The Big Picture: May 3, 2017

My working theory for oil price forecasting got a big boost yesterday.  Regular readers will recall that we’ve had some very accurate calls over the past 15 months — ever since calling the low on Feb 11 [see: USDJPY Finally Relents.]

My premise back then was that algos had become so focused on the price of oil that it needed to rebound in order to prevent the collapse of stock prices below critical support.  It also gave USDJPY, previously the most important driver of algos, a chance to fall back to earth lest Japan develop “inconvenient” inflation.

Since then, however, the focus has shifted to micro-managing inflation numbers.  The dollar had dropped almost 9% in only 5 months, and desperately needed support.  All the jawboning in the world wasn’t helping.  But, when CPI topped 2% and kept going — largely  on the back of rising oil prices — the FOMC’s rate hike narrative finally sounded plausible.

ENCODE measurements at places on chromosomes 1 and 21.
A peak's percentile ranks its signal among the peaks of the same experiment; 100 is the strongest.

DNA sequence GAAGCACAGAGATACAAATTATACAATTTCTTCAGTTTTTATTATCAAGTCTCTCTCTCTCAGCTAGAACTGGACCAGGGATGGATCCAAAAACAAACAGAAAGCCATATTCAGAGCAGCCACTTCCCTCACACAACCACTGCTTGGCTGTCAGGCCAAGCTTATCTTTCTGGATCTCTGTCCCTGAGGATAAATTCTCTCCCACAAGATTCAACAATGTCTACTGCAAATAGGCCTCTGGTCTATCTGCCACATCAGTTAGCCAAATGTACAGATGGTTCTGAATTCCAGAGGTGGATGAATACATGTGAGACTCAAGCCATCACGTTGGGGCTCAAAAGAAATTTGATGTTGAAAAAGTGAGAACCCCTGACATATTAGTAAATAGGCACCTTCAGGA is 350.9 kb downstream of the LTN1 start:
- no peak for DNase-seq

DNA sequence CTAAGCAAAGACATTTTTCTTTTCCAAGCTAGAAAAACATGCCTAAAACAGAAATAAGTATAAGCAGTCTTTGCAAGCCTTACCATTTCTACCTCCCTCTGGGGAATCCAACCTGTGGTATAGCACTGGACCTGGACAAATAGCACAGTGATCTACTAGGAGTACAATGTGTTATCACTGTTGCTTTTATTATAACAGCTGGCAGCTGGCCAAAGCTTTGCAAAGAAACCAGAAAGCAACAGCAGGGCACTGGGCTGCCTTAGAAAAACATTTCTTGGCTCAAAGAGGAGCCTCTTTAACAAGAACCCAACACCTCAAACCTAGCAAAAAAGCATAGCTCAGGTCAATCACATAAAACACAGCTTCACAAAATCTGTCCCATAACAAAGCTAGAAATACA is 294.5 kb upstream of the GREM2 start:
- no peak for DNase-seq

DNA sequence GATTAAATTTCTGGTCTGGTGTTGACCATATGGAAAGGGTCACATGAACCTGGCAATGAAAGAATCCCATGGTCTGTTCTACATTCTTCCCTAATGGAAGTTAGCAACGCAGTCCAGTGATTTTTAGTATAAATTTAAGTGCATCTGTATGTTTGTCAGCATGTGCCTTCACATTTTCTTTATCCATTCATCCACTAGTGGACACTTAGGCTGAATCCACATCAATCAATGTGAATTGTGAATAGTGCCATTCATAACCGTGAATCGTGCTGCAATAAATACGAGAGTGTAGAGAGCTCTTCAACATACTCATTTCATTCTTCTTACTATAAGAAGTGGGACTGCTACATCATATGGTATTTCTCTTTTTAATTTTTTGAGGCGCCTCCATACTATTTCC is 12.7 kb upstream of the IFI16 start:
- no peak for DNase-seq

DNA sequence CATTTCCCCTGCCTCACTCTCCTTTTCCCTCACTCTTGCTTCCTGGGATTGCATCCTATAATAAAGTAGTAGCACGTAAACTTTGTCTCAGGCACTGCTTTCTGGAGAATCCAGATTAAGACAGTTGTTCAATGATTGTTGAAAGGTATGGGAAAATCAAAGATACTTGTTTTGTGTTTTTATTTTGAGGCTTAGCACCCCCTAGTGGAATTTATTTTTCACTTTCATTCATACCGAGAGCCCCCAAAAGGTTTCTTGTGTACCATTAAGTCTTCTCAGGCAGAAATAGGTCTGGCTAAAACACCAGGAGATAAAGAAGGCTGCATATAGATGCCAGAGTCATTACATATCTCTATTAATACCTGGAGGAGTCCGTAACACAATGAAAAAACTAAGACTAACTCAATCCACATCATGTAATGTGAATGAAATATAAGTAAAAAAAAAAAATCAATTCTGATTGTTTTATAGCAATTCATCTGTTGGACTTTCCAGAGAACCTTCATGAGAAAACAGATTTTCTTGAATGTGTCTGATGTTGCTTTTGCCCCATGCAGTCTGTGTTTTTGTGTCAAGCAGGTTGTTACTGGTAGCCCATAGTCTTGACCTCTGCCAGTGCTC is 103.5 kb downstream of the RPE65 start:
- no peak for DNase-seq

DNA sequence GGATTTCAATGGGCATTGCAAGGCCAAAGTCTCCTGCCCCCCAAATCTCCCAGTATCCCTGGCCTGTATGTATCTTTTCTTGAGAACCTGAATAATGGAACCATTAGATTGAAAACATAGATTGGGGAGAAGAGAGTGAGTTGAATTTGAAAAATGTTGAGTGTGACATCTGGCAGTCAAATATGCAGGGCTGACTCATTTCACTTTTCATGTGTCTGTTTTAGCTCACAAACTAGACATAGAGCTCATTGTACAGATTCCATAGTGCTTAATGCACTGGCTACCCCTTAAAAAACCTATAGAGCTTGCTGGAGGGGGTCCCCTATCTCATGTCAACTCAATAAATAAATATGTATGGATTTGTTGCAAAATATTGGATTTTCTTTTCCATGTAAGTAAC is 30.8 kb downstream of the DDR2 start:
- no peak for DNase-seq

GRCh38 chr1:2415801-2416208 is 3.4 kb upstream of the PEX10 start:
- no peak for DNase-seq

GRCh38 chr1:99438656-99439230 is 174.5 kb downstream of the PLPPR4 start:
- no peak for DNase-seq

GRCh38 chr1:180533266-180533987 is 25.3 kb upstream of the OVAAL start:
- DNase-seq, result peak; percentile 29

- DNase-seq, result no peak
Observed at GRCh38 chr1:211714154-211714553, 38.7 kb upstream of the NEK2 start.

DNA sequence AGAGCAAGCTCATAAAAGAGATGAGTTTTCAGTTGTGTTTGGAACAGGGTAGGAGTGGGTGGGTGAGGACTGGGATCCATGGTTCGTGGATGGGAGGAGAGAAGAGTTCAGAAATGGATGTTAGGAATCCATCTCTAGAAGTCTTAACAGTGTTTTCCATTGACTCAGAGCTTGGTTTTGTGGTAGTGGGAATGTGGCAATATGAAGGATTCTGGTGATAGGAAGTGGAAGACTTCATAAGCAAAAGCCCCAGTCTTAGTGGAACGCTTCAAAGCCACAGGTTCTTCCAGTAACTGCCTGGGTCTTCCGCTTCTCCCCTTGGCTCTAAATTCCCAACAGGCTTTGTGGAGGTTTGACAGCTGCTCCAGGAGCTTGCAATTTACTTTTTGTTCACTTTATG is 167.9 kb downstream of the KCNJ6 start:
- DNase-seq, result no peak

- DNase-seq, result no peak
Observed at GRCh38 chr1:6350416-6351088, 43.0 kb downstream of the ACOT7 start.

WTI rose from 26.05 on Feb 11, 2016 to 55.24 on Jan 3, 2017, allowing CPI and PCE to finally break out.  But, all good things come to an end.  With PCE finally topping 2% and CPI at 2.7%, it was time to put the brakes on — lest investors begin to worry about stagflation.

And, that’s exactly what happened.  In March, the EIA reported gas prices increased 18.364% YoY versus February’s 32.48%.  This allowed CPI to drop a little: 2.4% versus 2.7% in February.  It was a little hard to swallow, given the actual price increases observed in the real world.  But, it was hardly surprising, given that many government economic data is made to order.

For any Kool-Aid loving believers in the veracity of government statistics, just know that the April YoY increase in gas prices came in at the same level.  The exact same level: 18.364%.In other words, inflation is being very carefully managed via the very careful management of gas prices — or at least the reporting of same.  This gives the Fed plenty of room to put the brakes on any further rate increases for the time being — should they so choose. And, it means that WTI’s drop through important support, yesterday, could be quite meaningful.

I’ll be watching RBOB like a hawk with today’s EIA inventory report.  It finally tagged our 1.5259 target from Mar 3 [see: What is the Fed Trying to Tell Us?]  And, like WTI, it is slipping below important support.We remain short from yesterday with our downside targets intact.

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